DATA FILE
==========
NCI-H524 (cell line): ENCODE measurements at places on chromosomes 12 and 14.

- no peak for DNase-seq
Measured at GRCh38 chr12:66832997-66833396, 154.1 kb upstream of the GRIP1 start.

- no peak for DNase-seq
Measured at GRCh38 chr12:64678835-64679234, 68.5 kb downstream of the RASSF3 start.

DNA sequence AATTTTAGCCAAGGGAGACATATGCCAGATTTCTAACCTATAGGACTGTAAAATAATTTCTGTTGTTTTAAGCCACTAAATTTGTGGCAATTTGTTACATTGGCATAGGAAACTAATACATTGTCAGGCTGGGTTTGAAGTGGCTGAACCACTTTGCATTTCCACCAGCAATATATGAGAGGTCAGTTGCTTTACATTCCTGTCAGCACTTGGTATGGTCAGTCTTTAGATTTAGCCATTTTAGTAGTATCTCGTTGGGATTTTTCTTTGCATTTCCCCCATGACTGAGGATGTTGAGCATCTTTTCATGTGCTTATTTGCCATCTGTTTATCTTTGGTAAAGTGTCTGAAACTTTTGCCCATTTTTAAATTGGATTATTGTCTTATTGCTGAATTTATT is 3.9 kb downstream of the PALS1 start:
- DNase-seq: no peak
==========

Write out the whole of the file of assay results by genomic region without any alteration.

NCI-H524 (cell line): ENCODE measurements at places on chromosomes 12 and 14.

- no peak for DNase-seq
Measured at GRCh38 chr12:66832997-66833396, 154.1 kb upstream of the GRIP1 start.

- no peak for DNase-seq
Measured at GRCh38 chr12:64678835-64679234, 68.5 kb downstream of the RASSF3 start.

DNA sequence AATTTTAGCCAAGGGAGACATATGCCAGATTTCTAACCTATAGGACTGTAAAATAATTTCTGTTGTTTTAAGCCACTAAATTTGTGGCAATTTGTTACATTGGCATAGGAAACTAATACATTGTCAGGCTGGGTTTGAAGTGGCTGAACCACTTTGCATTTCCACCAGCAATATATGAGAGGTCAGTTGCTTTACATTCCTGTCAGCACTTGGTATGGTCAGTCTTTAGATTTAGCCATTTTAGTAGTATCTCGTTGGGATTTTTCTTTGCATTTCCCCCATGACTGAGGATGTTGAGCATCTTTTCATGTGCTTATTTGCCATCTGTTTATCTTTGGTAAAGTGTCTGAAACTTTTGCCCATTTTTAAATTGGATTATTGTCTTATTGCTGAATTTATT is 3.9 kb downstream of the PALS1 start:
- DNase-seq: no peak